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Lake Shore to launch THz materials characterization system

March 6, 2013
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Lake Shore Cryotronics will announce its new continuous wave terahertz materials characterization system at the American Physical Society March Meeting 2013. The conference, which will take place March 18 to 22 in Baltimore, is the largest physics meeting in the world, focusing on research from industry, universities, and national labs.

The Lake Shore product, slated for late 2013 delivery, is a turnkey system for materials characterization at THz frequencies. Continuous wave THz spectroscopy will allow researchers at the Center for Emergent Materials at The Ohio State University to see new phenomena for electronic and magnetic materials. The Lake Shore THz spectroscopy system allows researchers to explore material characteristics across a range of:

  • Frequencies: 120 GHz to  1.1 THz
  • Temperatures:  5 K to 300 K
  • Magnetic fields: Up to 9 T

Attendees to the APS conference can view the novel non-contact, non-destructive THz cryostat insert at booth 800 and request an invitation to Lake Shore’s first-ever Materials Research forum on March 20. At the forum, Lake Shore experts will share research progress in THz spectroscopy and other areas of materials characterization, including:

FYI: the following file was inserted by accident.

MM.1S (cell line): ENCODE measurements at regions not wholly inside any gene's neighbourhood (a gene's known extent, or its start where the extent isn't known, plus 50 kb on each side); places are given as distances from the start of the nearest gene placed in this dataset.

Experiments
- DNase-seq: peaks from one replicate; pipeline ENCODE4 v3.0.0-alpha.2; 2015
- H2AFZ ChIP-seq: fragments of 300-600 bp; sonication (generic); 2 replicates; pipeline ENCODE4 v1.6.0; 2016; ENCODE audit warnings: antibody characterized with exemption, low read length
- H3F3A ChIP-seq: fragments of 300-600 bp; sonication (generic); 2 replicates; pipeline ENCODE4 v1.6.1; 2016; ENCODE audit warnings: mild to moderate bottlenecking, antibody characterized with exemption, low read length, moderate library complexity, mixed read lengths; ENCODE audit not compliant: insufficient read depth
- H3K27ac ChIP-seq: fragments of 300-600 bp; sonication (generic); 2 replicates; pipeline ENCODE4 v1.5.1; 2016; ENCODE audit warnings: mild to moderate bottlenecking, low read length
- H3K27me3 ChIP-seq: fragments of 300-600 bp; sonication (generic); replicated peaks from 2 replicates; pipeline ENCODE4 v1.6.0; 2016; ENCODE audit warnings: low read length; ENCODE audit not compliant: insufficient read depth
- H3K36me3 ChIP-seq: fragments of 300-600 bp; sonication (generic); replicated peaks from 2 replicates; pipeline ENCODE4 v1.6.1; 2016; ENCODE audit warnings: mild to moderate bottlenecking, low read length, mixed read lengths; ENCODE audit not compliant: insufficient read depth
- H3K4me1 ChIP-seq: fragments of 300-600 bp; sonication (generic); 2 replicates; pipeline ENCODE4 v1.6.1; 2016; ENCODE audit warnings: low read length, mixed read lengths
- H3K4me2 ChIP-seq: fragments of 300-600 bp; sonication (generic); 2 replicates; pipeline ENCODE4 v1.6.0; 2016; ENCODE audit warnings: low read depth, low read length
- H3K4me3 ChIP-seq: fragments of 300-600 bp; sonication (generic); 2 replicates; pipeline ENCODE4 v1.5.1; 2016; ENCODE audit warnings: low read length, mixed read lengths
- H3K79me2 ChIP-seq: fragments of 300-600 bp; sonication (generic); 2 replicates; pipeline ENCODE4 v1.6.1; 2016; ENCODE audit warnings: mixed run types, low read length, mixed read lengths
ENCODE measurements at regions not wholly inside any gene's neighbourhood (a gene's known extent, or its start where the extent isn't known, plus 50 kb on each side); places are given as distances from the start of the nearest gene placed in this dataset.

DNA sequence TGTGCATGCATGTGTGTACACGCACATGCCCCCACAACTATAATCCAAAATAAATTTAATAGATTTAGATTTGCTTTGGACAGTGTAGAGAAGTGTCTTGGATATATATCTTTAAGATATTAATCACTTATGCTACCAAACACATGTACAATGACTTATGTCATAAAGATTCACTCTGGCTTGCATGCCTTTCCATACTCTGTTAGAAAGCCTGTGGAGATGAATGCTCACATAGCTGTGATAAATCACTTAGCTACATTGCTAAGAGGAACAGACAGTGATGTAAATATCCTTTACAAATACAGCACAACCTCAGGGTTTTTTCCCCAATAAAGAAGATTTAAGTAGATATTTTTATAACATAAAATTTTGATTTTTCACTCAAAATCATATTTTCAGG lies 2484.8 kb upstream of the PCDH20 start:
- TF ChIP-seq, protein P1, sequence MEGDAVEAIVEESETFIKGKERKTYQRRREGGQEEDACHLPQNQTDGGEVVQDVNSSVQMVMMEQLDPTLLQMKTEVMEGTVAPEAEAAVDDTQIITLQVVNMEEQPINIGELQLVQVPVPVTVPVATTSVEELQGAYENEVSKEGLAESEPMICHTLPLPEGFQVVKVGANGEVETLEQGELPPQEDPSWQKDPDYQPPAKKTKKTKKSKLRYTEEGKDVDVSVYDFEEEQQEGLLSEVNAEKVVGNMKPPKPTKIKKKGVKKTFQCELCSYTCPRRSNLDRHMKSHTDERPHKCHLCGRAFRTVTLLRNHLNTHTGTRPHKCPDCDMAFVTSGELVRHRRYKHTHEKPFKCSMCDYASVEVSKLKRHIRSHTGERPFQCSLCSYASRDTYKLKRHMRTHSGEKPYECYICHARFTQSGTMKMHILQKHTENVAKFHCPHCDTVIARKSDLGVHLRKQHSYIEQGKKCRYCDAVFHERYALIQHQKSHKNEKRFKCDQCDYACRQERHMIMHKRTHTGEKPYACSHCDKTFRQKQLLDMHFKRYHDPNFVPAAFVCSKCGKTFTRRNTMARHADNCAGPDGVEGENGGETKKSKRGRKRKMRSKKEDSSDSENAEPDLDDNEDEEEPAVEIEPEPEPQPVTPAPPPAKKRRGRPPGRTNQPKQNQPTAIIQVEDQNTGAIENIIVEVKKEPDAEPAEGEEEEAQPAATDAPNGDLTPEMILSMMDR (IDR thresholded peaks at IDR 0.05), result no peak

• Brad Dodrill, VP of Sales and Senior Scientist: Structural and magnetic properties of (Fe,Co)SiBNb ribbons prepared by rapid solidification (Lake Shore vibrating sample magnetometer)
  • Scott Yano, Probe Station Engineering Manager: Continuously variable temperature wafer probe measurements of vanadium sesquioxide (V2O3)  
  • Dr. Jeff Lindemuth, Applications Scientist: Using a Hall Effect measurement system to characterize electronic transport of low mobility materials
  • Dr. David Daughton, Applications Scientist: Terahertz frequency materials characterization at cryogenic temperatures and high magnetic fields

“There has been a lot of interest in THz spectroscopy as researchers look for breakthroughs in novel semiconductors and spin materials,” Dr. Daughton states. “We’re excited about the findings of our colleagues at Ohio State University as they test this new system. APS will give us a chance to explore emerging applications with fellow researchers.”

Lake Shore experts are developing measurement solutions that will enable scientists everywhere to reliably explore the THz gap in pursuit of new insights into the physical properties of electronic and magnetic materials. Attendees can visit APS March Meeting booth 800 or the Lake Shore website for more information.  

 

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